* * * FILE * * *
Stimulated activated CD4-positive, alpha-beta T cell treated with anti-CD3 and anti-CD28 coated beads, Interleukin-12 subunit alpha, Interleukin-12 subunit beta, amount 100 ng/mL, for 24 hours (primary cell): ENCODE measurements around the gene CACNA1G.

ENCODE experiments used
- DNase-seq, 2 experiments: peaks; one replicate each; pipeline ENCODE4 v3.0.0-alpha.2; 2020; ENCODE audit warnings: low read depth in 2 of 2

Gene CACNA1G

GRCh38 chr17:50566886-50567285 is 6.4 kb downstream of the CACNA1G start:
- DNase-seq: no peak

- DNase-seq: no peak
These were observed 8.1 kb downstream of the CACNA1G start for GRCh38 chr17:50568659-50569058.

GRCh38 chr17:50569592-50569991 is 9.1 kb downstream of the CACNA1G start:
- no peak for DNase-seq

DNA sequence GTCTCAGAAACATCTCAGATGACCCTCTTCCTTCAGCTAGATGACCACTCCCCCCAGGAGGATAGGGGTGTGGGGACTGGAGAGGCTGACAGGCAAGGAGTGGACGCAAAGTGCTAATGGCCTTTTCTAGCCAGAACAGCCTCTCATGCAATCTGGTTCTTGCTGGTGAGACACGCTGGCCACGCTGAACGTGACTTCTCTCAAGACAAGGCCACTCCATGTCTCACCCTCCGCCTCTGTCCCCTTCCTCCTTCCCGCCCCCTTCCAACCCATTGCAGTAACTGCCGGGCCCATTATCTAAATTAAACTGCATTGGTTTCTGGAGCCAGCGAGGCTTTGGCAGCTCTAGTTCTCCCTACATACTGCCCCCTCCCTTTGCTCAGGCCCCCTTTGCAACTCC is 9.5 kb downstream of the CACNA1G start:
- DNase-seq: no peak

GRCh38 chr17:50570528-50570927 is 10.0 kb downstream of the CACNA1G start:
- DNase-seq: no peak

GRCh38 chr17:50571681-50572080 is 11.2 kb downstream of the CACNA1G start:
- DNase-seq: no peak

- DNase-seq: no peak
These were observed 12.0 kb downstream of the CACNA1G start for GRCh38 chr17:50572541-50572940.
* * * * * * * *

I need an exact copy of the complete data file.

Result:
Stimulated activated CD4-positive, alpha-beta T cell treated with anti-CD3 and anti-CD28 coated beads, Interleukin-12 subunit alpha, Interleukin-12 subunit beta, amount 100 ng/mL, for 24 hours (primary cell): ENCODE measurements around the gene CACNA1G.

ENCODE experiments used
- DNase-seq, 2 experiments: peaks; one replicate each; pipeline ENCODE4 v3.0.0-alpha.2; 2020; ENCODE audit warnings: low read depth in 2 of 2

Gene CACNA1G

GRCh38 chr17:50566886-50567285 is 6.4 kb downstream of the CACNA1G start:
- DNase-seq: no peak

- DNase-seq: no peak
These were observed 8.1 kb downstream of the CACNA1G start for GRCh38 chr17:50568659-50569058.

GRCh38 chr17:50569592-50569991 is 9.1 kb downstream of the CACNA1G start:
- no peak for DNase-seq

DNA sequence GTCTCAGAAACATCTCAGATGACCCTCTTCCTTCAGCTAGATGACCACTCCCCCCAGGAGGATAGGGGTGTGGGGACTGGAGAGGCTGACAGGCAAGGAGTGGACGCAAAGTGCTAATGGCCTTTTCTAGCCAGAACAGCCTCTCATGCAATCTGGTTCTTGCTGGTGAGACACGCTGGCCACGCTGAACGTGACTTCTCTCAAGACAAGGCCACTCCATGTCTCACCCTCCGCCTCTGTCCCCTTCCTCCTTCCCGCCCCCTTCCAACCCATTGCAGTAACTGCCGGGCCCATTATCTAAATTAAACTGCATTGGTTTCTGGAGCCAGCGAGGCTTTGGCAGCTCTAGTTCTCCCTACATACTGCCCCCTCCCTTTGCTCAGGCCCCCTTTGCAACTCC is 9.5 kb downstream of the CACNA1G start:
- DNase-seq: no peak

GRCh38 chr17:50570528-50570927 is 10.0 kb downstream of the CACNA1G start:
- DNase-seq: no peak

GRCh38 chr17:50571681-50572080 is 11.2 kb downstream of the CACNA1G start:
- DNase-seq: no peak

- DNase-seq: no peak
These were observed 12.0 kb downstream of the CACNA1G start for GRCh38 chr17:50572541-50572940.